There are circumstances in which you should seek emergency medical assistance for your neck pain, beginning with any situation in which you have recently suffered a traumatic injury. This could be the result of an automobile accident, or any other accident that involved impact such as a fall. You should also call 911 or have someone drive you to an emergency room if you are contending with muscle weakness in your arms or legs, or if you are unable to walk. If your pain is severe and is accompanied by a high fever, then you should also seek emergency care.
If you are already dealing with neck discomfort, and your symptoms do not contain the seriousness of the situations that were just discussed, then it might be tempting to avoid consulting with a physician. However, that might force you to deal with discomfort for an extended period of time when you could have avoided a long-term issue by simply seeking assistance.
It is important to contact a physician if your neck pain does not improve or actually becomes worse after several weeks of discomfort. This is particularly true if you have been attempting to relieve your neck pain through the use of ice or heat, stretching or massages, yet it has not improved.
You should also seek attention if the pain becomes severe, or if it moves down your arms or legs. Any form of numbness, tingling, or weakness should also result in a conversation with a doctor.
What Your Doctor Will Do
Your physician will ask you all pertinent questions concerning the specifics of your neck pain – which includes where it hurts when the discomfort began and what movements might increase your pain. He or she will also check your mobility, which will help determine whether additional testing is necessary. This could result in X-rays, a CT Scan, or an MRI. Blood scans are possible, as is an EMG test if your doctor suspects that a pinched nerve is causing your pain.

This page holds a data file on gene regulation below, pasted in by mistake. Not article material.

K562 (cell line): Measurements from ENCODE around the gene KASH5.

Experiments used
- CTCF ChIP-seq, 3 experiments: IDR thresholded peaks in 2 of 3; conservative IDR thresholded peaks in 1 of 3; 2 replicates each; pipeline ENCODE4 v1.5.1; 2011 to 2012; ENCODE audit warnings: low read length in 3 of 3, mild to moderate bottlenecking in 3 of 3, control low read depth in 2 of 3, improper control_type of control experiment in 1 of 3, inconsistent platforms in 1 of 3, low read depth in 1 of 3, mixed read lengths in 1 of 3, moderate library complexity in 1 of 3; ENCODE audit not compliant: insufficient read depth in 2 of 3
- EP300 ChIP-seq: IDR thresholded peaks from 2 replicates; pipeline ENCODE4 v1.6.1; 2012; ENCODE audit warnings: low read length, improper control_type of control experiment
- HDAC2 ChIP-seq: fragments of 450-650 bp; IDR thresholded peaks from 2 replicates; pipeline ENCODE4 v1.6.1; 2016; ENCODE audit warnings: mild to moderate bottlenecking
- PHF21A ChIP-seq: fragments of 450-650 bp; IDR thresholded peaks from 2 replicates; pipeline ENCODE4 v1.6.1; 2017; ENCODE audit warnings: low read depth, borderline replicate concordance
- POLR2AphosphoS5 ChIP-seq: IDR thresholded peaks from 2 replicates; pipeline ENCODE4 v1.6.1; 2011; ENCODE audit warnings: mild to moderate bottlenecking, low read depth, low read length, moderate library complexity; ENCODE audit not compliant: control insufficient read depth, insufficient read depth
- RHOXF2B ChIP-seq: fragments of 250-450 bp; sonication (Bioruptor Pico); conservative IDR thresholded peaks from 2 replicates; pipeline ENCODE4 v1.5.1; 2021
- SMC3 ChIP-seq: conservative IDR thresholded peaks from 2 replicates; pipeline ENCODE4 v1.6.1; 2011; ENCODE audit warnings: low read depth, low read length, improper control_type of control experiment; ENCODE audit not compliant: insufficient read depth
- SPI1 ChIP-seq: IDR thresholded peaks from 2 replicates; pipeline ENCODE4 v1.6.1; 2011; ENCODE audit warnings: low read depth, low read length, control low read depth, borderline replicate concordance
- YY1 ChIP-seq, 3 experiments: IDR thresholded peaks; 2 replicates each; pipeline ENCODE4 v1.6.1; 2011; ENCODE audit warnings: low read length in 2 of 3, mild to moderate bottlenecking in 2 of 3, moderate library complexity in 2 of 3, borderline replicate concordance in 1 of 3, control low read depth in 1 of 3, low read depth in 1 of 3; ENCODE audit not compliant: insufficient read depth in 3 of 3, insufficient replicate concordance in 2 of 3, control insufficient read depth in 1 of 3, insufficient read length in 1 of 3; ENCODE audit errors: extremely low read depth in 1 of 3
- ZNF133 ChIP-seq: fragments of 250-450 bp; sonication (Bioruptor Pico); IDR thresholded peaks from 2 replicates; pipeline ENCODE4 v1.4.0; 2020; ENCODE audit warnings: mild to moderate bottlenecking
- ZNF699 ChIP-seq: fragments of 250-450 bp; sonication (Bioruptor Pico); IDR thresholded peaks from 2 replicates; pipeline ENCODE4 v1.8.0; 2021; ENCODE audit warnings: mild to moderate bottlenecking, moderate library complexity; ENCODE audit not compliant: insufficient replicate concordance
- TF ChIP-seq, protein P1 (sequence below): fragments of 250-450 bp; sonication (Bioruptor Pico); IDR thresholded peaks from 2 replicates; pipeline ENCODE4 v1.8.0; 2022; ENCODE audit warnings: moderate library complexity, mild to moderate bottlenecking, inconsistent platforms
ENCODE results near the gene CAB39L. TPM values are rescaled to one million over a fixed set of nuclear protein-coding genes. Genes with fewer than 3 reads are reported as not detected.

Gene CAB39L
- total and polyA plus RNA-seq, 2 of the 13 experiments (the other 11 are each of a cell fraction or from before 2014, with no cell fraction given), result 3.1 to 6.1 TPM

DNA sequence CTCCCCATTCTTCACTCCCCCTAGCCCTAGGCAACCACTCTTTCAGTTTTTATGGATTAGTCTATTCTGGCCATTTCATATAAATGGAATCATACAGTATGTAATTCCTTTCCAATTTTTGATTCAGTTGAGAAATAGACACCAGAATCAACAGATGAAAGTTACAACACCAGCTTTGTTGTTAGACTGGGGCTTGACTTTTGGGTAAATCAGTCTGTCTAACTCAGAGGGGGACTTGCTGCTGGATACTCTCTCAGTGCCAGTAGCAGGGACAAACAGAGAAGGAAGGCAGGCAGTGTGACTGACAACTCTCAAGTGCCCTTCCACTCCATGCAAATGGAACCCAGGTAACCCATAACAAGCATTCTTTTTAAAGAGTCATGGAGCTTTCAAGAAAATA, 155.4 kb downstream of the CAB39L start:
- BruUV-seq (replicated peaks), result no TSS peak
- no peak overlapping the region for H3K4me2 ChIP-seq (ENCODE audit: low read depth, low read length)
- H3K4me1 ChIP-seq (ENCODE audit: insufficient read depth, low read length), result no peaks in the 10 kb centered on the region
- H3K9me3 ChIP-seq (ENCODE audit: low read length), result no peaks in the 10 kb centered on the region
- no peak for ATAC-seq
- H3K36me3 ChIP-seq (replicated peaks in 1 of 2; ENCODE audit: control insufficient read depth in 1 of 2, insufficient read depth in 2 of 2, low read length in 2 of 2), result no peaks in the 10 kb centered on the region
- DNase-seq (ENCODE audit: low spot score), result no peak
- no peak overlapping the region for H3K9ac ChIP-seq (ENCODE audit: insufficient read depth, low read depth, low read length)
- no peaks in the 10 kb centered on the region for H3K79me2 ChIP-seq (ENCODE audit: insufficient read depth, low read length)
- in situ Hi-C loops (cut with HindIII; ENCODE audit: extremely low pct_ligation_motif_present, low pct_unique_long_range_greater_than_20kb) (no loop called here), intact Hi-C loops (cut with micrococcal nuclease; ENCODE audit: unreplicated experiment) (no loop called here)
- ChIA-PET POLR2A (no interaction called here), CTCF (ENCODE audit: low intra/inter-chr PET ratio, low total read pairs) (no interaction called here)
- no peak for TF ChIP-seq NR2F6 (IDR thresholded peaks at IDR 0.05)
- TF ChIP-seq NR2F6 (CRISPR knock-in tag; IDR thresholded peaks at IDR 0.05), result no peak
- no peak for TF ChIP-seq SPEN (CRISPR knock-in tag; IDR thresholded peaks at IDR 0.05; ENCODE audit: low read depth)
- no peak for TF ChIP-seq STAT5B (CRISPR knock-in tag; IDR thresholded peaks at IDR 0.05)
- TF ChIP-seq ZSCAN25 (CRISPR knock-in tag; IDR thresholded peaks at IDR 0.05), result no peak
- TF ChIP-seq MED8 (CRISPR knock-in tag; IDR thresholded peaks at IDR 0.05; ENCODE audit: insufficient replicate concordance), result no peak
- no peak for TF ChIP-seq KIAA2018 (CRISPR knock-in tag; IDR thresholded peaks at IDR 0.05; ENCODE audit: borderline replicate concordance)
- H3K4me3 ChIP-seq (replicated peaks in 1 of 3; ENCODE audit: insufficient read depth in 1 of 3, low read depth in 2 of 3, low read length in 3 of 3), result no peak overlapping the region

Once your doctor has constructed a diagnosis, your treatment might consist of either short-term rest, medications, or physical therapy. In some rare cases, surgery is recommended if your pain is being caused by a more serious problem such as a nerve root or spinal cord compression.
At Orthopedic Associates We Can Help
If you are experiencing any of these issues, we encourage you to visit us at Orthopedic Associates. With eight board-certified physicians and two board-eligible physicians in orthopedic specialties, Orthopedic Associates offers a full spectrum of musculoskeletal care, along with in-house physical therapy. state-of-the-art-technology, and an on-site surgical center.
We also encourage you to consult one of our neck and spine doctors if you experience any of the following symptoms:
- Hard, knotted muscles in your neck or shoulders
- Decreased range of motion.
- Tightness in the general neck-and-shoulder area
- Stiffness as you go to look over your left or right shoulders
- Headaches originating from the base of your skull and continuing to the front of your forehead.
Our specialists also provide on-call availability, 24 hours a day, seven days a week, and can treat these additional neck conditions:
- Anatomy of the Spine
- Cervical Radiculopathy
- Compression Fracture of the Spine
- Degenerative Disc Disease
- Facet Joint Syndrome
- Herniated Disc(s) (Cervical)
- Lumbar Radiculopathy (Sciatica)
- Metastatic Cancer of the Spine
- Muscle Strain of the Upper Back (Trapezius Strain)
- Post-Laminectomy Syndrome
- Spinal Epidural Abscess
- Spinal Infection
- Spinal Stenosis
- Where Lower Back Pain Begins
- Where Neck Pain Begins